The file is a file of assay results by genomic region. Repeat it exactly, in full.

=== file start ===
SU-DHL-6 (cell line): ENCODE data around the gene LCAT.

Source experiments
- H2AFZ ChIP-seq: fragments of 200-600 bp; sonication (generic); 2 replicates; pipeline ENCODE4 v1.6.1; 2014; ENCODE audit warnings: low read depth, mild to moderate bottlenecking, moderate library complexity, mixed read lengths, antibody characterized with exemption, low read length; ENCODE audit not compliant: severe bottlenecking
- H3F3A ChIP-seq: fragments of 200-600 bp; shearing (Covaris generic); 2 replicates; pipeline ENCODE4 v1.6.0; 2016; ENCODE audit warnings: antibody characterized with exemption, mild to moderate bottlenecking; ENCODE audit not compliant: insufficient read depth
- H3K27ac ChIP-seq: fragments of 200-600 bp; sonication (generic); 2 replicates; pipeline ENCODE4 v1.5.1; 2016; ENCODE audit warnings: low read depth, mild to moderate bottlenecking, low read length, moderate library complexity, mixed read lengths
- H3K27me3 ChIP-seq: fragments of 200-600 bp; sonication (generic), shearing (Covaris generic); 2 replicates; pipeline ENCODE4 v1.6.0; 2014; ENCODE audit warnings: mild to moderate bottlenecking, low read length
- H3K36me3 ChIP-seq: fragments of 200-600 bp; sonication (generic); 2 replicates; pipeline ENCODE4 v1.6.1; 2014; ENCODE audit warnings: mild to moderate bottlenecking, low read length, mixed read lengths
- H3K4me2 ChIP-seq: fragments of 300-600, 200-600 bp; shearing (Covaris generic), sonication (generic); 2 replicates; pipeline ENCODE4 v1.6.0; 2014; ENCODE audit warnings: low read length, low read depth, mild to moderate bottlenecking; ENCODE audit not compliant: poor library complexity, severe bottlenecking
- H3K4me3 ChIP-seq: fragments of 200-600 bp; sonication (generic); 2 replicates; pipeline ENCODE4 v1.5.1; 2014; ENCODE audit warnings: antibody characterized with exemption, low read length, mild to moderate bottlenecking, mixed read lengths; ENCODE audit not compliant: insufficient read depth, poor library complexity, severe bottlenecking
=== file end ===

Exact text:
SU-DHL-6 (cell line): ENCODE data around the gene LCAT.

Source experiments
- H2AFZ ChIP-seq: fragments of 200-600 bp; sonication (generic); 2 replicates; pipeline ENCODE4 v1.6.1; 2014; ENCODE audit warnings: low read depth, mild to moderate bottlenecking, moderate library complexity, mixed read lengths, antibody characterized with exemption, low read length; ENCODE audit not compliant: severe bottlenecking
- H3F3A ChIP-seq: fragments of 200-600 bp; shearing (Covaris generic); 2 replicates; pipeline ENCODE4 v1.6.0; 2016; ENCODE audit warnings: antibody characterized with exemption, mild to moderate bottlenecking; ENCODE audit not compliant: insufficient read depth
- H3K27ac ChIP-seq: fragments of 200-600 bp; sonication (generic); 2 replicates; pipeline ENCODE4 v1.5.1; 2016; ENCODE audit warnings: low read depth, mild to moderate bottlenecking, low read length, moderate library complexity, mixed read lengths
- H3K27me3 ChIP-seq: fragments of 200-600 bp; sonication (generic), shearing (Covaris generic); 2 replicates; pipeline ENCODE4 v1.6.0; 2014; ENCODE audit warnings: mild to moderate bottlenecking, low read length
- H3K36me3 ChIP-seq: fragments of 200-600 bp; sonication (generic); 2 replicates; pipeline ENCODE4 v1.6.1; 2014; ENCODE audit warnings: mild to moderate bottlenecking, low read length, mixed read lengths
- H3K4me2 ChIP-seq: fragments of 300-600, 200-600 bp; shearing (Covaris generic), sonication (generic); 2 replicates; pipeline ENCODE4 v1.6.0; 2014; ENCODE audit warnings: low read length, low read depth, mild to moderate bottlenecking; ENCODE audit not compliant: poor library complexity, severe bottlenecking
- H3K4me3 ChIP-seq: fragments of 200-600 bp; sonication (generic); 2 replicates; pipeline ENCODE4 v1.5.1; 2014; ENCODE audit warnings: antibody characterized with exemption, low read length, mild to moderate bottlenecking, mixed read lengths; ENCODE audit not compliant: insufficient read depth, poor library complexity, severe bottlenecking